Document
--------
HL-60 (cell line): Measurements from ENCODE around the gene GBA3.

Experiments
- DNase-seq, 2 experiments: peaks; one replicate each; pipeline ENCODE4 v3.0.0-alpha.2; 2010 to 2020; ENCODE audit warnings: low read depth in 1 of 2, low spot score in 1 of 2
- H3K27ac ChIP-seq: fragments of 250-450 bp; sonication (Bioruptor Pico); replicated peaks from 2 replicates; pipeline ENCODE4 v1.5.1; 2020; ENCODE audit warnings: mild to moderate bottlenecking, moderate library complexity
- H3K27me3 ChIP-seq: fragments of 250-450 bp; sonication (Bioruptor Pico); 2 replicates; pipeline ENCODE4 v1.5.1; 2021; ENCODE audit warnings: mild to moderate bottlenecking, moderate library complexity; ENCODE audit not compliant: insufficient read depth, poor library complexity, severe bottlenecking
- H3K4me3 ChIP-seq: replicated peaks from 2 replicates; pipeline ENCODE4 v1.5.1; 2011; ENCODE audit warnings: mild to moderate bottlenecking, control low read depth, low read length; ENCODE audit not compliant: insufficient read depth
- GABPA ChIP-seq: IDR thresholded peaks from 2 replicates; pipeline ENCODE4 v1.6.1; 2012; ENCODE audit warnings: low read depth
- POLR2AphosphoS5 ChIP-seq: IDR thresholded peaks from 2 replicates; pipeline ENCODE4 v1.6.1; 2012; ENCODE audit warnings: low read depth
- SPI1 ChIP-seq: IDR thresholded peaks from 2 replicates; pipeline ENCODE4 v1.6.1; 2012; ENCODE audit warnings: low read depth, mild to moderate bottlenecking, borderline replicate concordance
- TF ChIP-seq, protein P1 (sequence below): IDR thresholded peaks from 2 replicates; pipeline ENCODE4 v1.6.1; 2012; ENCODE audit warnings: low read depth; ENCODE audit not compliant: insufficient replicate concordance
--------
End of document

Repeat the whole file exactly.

HL-60 (cell line): Measurements from ENCODE around the gene GBA3.

Experiments
- DNase-seq, 2 experiments: peaks; one replicate each; pipeline ENCODE4 v3.0.0-alpha.2; 2010 to 2020; ENCODE audit warnings: low read depth in 1 of 2, low spot score in 1 of 2
- H3K27ac ChIP-seq: fragments of 250-450 bp; sonication (Bioruptor Pico); replicated peaks from 2 replicates; pipeline ENCODE4 v1.5.1; 2020; ENCODE audit warnings: mild to moderate bottlenecking, moderate library complexity
- H3K27me3 ChIP-seq: fragments of 250-450 bp; sonication (Bioruptor Pico); 2 replicates; pipeline ENCODE4 v1.5.1; 2021; ENCODE audit warnings: mild to moderate bottlenecking, moderate library complexity; ENCODE audit not compliant: insufficient read depth, poor library complexity, severe bottlenecking
- H3K4me3 ChIP-seq: replicated peaks from 2 replicates; pipeline ENCODE4 v1.5.1; 2011; ENCODE audit warnings: mild to moderate bottlenecking, control low read depth, low read length; ENCODE audit not compliant: insufficient read depth
- GABPA ChIP-seq: IDR thresholded peaks from 2 replicates; pipeline ENCODE4 v1.6.1; 2012; ENCODE audit warnings: low read depth
- POLR2AphosphoS5 ChIP-seq: IDR thresholded peaks from 2 replicates; pipeline ENCODE4 v1.6.1; 2012; ENCODE audit warnings: low read depth
- SPI1 ChIP-seq: IDR thresholded peaks from 2 replicates; pipeline ENCODE4 v1.6.1; 2012; ENCODE audit warnings: low read depth, mild to moderate bottlenecking, borderline replicate concordance
- TF ChIP-seq, protein P1 (sequence below): IDR thresholded peaks from 2 replicates; pipeline ENCODE4 v1.6.1; 2012; ENCODE audit warnings: low read depth; ENCODE audit not compliant: insufficient replicate concordance